Now, the `blend_colors` function dynamically changes the mix ratio based on the sine of the time, which provides an oscillating effect.

Adding Texture Sampling

To demonstrate the versatility of our custom node, let’s consider texture sampling. Assume we want to overlay our blended color with a texture based on a given mix ratio.

// Create a texture uniform and connect it to the custom node
var texture_uniform =
visual_shader.add_node(texture_uniform, Vector2(150, 0))
visual_shader.connect_nodes(texture_uniform.get_output_port(), custom_color_node.get_input_port(4))

// Update our function code in the custom node to use the texture
var texture_function_code = """
vec4 apply_texture(vec3 color, sampler2D texture, vec2 uv, float mix_ratio) {
    vec4 tex_color = texture(texture, uv);
    return vec4(mix(color, tex_color.rgb, mix_ratio), 1.0);

This snippet demonstrates adding a texture uniform and modifying the function to mix it with our color output.

Integrating User Controls

Often, you’ll want the end user to be able to control things like the mix ratio for blending. We can easily add a uniform to our visual shader for this purpose.

// Add a uniform for controlling the mix ratio
var mix_ratio_uniform =
visual_shader.add_node(mix_ratio_uniform, Vector2(0, 300))
visual_shader.connect_nodes(mix_ratio_uniform.get_output_port(), custom_color_node.get_input_port(5))

The user can now manipulate the `u_mix_ratio` in the material to interactively blend between the texture and the color output.

Creating a Panner Functionality

For some dynamic texture effects, like moving water or clouds, we need to implement a panner within our node group.

// Define a panning operation for UV coordinates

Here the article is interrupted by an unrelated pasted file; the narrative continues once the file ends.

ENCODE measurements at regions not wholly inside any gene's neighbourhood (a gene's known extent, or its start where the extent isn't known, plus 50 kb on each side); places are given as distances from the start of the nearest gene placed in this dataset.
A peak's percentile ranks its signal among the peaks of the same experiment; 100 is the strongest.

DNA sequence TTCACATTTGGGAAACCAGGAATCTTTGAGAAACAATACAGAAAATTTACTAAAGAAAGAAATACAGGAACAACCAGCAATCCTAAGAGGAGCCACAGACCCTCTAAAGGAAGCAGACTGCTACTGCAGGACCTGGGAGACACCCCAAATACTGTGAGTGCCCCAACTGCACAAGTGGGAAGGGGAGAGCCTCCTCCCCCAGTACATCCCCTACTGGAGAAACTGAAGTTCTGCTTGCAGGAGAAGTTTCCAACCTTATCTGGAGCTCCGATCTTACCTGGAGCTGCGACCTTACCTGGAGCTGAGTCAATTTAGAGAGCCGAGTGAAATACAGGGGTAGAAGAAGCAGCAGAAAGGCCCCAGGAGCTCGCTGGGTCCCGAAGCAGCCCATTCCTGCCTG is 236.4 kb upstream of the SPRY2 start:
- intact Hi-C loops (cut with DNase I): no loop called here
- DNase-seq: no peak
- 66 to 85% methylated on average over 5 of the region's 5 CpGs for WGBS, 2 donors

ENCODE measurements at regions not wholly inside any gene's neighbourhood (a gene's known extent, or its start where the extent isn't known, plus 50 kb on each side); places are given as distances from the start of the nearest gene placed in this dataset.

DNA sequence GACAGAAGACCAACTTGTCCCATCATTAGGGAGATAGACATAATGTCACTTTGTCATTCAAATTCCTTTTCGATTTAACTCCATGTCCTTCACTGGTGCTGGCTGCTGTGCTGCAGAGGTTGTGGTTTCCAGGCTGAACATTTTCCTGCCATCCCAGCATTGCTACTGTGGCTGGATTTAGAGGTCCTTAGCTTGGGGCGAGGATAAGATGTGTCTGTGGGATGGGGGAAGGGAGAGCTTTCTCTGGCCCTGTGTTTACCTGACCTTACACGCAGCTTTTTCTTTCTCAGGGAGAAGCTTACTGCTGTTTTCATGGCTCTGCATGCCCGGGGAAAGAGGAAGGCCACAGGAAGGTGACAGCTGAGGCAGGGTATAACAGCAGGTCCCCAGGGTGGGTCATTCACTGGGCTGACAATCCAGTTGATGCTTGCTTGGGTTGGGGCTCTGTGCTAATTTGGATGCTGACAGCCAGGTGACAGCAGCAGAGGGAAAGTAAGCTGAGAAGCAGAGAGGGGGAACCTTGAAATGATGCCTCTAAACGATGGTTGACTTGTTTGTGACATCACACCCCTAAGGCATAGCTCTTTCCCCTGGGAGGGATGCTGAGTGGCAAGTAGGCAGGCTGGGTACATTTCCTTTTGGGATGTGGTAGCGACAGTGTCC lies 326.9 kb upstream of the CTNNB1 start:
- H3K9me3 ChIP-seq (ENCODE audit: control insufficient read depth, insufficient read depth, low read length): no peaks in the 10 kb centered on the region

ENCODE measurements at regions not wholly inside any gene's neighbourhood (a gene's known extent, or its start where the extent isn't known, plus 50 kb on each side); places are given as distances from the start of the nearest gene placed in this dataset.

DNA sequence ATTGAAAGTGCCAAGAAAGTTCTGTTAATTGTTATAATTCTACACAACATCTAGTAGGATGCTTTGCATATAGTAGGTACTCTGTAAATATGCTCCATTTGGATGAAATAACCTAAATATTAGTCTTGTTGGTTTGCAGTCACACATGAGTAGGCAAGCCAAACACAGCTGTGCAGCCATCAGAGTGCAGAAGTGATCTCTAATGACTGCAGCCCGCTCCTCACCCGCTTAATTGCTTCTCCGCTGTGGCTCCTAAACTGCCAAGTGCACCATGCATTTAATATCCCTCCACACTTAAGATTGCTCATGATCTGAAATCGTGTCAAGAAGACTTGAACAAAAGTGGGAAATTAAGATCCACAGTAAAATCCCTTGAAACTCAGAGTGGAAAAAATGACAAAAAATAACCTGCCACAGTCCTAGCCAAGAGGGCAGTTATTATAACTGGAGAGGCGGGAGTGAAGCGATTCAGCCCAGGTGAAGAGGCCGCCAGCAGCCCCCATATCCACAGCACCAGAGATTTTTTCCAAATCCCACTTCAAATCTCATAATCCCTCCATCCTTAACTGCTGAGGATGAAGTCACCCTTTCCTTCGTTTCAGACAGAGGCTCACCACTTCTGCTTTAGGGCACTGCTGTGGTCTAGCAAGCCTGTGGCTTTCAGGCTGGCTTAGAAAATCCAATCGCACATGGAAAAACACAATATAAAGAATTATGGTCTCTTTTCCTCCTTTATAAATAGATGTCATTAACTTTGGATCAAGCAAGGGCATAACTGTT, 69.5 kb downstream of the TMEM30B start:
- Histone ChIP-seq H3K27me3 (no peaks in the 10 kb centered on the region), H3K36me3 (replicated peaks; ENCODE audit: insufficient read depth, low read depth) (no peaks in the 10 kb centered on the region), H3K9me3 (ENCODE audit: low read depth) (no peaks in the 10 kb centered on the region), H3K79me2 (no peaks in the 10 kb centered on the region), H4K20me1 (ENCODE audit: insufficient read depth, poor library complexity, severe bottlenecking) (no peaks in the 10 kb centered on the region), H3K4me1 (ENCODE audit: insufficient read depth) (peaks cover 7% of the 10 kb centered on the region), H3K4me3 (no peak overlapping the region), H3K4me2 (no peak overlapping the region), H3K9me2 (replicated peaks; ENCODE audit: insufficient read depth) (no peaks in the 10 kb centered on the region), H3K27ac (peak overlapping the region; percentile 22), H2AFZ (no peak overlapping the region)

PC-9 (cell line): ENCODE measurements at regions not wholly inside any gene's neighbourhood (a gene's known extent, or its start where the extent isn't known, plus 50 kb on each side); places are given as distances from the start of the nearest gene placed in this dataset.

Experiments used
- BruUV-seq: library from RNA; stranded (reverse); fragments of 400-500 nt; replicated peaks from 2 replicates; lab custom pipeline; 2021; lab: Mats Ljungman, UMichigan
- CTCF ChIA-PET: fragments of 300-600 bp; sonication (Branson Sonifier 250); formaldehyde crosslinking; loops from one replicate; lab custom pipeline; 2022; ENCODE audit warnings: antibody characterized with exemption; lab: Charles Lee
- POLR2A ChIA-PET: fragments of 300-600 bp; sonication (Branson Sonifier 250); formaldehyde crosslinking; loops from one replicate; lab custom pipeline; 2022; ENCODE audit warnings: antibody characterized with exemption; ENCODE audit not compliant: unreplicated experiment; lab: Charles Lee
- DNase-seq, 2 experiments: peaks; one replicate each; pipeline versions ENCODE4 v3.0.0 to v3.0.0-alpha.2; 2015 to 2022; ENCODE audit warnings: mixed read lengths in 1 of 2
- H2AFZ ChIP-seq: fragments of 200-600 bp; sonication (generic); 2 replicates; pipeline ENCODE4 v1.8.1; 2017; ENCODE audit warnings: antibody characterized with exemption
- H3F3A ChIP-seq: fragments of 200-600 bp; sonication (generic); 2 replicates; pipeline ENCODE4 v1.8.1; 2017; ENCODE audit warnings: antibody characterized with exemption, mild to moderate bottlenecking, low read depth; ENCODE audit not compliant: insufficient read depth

var panner_function_code = """
vec2 pan_uv(vec2 uv, vec2 speed, float time) {
    return uv + speed * time;

// Add speed uniform for the panning direction and rate
var speed_uniform =
visual_shader.add_node(speed_uniform, Vector2(50, 150))
visual_shader.connect_nodes(speed_uniform.get_output_port(), custom_color_node.get_input_port(6))

The panner function modifies the UV coordinates based on the speed and the time, allowing for texture motion over time.

Fine-tuning Outputs

Finally, it’s essential to ensure that our node’s outputs are correctly formatted before we feed them into the final shader output. Here’s an example that ensures the color is in the correct format.

// Adjust the output formatting of colors
var output_formatting_code = """
vec4 finalize_output(vec3 color) {
    return vec4(color, 1.0); // Ensure alpha is set to 1

// Connect custom node's color output to the shader's COLOR output
visual_shader.connect_nodes(custom_color_node.get_output_port(0), output_node.get_input_port(VisualShaderNodeOutput.OUTPUT_COLOR))

This piece of code makes sure that the final color output has a complete alpha channel, which is crucial for proper rendering.

By exploring these code examples, you will be increasingly familiar with the flexibility and control provided by the VisualShaderNodeGroupBase class. Each project may require different configurations, but with a strong grasp of these foundations, you can craft custom shader nodes that precisely meet your game’s visual needs. Experiment, iterate, and let your creativity flow – that’s the essence of pushing the boundaries with Godot’s visual shaders!As we delve deeper into using the VisualShaderNodeGroupBase class, let’s focus on further enhancing our shader functionality. We will explore how to add conditional logic, utilize loops, incorporate noise for organic effects, and manage multiple textures.